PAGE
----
Successful winter garden design relies on color and structure. Winter gardens are minimalist, they need good bones to make up for the missing greenery. Strong trees with well defined shapes and interesting bark, artful topiary, even tall pampas grasses or colorful seed heads can provide that structure.

What nature doesn’t offer, garden design can. This is a time for its hard features to shine - beautiful flagstone pathways, statuary, stone benches, decorative planters, even an empty arbor gain prominence and impart sober elegance on an otherwise barren landscape.

When everything is a shade of brown or gray, even the smallest dash of color makes a great impact - the green needles of pine trees, the fiery canes of dogwood, the orange hips of wild roses, the glut of bright red crab apples on otherwise bare branches.

Cheerful bird houses and feeders also make excellent accents, but more than that, they attract a host of colorful friends - red cardinals, blue jays, yellow chicadees, blackbirds, russet breasted robins, the list is extensive.

The most beautiful motifs are still a gift from nature: tiny dried flowers or berries encased in ice, frost edging on still green leaves, the lightest dusting of powdery snow on dark brown seed heads. Also, I have to admit that plush snowflakes falling soflty in a quiet garden, or the silvery sheen the moonlight casts on fresh snow are kind of poetic, even though I can’t say I ever miss them.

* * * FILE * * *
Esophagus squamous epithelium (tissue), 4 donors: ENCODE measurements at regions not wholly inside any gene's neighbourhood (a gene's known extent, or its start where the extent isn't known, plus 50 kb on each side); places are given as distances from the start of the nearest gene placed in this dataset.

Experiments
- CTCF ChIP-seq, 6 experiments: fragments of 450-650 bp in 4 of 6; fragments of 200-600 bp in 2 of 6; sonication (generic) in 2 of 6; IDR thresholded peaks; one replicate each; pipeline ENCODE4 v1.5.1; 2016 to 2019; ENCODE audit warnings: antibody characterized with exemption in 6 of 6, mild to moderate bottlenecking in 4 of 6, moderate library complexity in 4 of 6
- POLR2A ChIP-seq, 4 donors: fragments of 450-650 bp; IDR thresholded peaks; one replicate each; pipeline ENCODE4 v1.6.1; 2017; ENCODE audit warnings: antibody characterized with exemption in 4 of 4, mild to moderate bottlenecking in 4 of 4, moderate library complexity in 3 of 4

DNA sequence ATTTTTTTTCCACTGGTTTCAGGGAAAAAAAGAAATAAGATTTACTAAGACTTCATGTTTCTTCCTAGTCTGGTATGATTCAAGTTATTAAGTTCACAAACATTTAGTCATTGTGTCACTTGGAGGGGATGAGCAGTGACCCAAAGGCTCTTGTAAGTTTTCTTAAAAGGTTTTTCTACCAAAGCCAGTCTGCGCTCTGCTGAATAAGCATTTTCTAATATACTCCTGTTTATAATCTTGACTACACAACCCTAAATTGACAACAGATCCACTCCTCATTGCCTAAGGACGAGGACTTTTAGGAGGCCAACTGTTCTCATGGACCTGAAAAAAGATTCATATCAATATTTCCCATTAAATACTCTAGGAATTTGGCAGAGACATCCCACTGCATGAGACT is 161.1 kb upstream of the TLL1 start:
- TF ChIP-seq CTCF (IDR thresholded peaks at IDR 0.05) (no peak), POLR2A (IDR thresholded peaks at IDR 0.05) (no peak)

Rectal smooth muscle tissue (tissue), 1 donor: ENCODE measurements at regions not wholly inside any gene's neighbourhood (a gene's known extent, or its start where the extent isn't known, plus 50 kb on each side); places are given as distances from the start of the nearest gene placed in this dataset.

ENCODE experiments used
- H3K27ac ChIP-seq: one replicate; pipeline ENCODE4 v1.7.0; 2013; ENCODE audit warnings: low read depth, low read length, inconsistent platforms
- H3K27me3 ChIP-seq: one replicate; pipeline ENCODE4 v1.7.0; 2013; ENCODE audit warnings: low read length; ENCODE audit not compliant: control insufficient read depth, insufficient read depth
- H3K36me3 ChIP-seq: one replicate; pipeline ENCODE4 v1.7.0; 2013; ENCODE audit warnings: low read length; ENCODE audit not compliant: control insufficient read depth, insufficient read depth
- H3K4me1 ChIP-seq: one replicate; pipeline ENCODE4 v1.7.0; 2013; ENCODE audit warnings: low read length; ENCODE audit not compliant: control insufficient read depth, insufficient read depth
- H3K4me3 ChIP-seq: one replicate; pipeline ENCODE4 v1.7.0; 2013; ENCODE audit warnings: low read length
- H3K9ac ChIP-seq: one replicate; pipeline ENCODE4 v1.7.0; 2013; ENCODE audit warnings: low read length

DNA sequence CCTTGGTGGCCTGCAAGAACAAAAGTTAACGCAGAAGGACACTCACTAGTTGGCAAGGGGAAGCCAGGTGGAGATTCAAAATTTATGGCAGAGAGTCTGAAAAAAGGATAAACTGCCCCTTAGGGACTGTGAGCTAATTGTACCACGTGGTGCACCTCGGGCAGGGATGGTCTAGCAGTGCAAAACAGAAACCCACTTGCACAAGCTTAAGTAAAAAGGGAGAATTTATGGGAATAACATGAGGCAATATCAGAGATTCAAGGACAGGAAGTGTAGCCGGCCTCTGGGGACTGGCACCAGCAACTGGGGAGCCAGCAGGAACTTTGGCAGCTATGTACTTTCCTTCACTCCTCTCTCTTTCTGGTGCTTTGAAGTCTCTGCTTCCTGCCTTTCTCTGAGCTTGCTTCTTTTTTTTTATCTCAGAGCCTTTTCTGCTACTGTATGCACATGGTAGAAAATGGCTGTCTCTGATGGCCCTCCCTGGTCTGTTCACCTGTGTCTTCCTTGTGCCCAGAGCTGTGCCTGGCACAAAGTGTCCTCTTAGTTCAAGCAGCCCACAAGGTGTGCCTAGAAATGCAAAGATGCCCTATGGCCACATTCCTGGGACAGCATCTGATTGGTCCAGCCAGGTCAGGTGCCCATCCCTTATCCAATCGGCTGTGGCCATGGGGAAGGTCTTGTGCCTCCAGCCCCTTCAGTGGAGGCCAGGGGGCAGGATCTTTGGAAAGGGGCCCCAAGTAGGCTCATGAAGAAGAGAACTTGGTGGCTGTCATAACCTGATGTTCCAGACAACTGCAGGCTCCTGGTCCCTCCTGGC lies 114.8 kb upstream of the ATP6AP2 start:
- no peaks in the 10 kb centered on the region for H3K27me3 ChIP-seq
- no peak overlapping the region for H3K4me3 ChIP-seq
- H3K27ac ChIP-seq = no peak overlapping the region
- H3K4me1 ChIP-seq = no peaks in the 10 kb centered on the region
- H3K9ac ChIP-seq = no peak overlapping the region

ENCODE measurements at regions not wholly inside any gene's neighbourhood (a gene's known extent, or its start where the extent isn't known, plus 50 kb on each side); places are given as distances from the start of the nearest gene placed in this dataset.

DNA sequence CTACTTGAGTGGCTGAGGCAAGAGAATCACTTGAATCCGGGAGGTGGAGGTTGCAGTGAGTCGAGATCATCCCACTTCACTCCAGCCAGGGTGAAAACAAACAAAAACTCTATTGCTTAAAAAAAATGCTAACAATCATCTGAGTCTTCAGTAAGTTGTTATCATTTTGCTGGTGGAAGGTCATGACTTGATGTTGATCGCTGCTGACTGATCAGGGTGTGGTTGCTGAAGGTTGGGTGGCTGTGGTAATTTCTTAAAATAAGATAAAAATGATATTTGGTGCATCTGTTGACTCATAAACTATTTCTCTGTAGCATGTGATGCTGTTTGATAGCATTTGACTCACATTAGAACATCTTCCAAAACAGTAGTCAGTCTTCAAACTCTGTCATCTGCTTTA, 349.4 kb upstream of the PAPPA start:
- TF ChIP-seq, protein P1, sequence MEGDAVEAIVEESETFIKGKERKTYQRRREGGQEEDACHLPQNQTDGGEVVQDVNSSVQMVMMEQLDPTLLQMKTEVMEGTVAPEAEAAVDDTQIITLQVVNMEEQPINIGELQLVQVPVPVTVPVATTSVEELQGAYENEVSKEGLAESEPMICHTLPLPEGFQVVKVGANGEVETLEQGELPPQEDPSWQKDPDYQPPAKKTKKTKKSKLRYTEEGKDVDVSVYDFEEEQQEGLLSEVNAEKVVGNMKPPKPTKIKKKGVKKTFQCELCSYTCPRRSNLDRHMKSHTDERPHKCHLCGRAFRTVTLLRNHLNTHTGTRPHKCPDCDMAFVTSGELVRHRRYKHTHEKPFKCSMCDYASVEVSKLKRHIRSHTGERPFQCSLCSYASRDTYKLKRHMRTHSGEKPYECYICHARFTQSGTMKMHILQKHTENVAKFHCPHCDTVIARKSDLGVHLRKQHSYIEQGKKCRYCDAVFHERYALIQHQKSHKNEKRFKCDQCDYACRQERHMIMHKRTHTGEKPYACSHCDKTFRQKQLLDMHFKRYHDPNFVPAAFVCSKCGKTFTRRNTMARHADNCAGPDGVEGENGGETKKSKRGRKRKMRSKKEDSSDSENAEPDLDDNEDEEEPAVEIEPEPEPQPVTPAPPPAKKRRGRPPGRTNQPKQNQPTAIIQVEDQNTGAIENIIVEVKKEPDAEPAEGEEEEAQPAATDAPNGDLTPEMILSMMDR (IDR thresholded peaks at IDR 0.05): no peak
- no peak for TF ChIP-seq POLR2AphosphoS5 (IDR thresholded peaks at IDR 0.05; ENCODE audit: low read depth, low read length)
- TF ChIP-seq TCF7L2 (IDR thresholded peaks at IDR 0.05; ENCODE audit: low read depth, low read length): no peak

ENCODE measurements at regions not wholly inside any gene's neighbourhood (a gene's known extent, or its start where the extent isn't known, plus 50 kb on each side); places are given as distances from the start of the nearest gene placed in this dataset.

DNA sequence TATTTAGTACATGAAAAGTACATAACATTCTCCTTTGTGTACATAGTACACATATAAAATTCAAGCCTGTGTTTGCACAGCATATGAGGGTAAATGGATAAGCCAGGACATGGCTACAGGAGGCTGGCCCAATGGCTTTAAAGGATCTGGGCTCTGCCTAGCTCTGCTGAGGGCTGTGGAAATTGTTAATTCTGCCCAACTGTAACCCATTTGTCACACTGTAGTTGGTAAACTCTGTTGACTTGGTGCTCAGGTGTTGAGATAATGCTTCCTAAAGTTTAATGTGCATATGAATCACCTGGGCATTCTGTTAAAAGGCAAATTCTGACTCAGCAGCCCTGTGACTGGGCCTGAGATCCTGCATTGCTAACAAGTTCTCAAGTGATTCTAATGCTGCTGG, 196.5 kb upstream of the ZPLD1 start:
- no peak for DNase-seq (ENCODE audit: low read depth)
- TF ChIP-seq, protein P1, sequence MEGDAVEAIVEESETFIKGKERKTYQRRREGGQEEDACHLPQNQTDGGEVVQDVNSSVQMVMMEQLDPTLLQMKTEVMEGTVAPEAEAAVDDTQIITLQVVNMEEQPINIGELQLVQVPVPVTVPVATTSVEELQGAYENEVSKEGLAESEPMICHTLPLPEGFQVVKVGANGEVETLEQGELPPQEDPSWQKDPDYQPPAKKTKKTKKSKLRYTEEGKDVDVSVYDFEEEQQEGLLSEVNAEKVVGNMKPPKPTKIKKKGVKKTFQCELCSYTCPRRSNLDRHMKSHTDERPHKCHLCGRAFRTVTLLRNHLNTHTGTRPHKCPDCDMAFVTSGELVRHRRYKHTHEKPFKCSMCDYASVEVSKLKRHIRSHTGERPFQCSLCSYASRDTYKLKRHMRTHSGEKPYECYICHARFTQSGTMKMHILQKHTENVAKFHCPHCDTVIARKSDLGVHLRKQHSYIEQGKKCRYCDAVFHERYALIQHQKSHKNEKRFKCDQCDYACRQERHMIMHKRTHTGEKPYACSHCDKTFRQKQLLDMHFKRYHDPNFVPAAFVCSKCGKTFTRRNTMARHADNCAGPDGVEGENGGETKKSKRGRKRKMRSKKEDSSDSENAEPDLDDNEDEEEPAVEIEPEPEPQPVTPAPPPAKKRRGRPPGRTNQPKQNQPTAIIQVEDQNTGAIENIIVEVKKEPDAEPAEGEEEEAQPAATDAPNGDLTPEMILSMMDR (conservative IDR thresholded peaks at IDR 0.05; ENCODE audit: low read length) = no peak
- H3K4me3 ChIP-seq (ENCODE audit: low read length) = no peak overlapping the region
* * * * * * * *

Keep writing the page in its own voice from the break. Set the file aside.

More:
Author's Bio: 

Main Areas: Garden Writing; Sustainable Gardening; Homegrown Harvest
Published Books: “Terra Two”; “Generations”; "The Plant - A Steampunk Story"; "Letters to Lelia"; "Fair"; "Door Number Eight"; "A Year and A Day"; "Möbius' Code"; "Between Mirrors"; "The Blue Rose Manuscript"
Career Focus: Author; Consummate Gardener;
Affiliation: All Year Garden; The Weekly Gardener; Francis Rosenfeld's Blog

I started blogging in 2010, to share the joy of growing all things green and the beauty of the garden through the seasons. Two garden blogs were born: and, a periodical that followed it one year later. I wanted to assemble an informal compendium of the things I learned from my grandfather, wonderful books, educational websites, and my own experience, in the hope that other people might use it in their own gardening practice.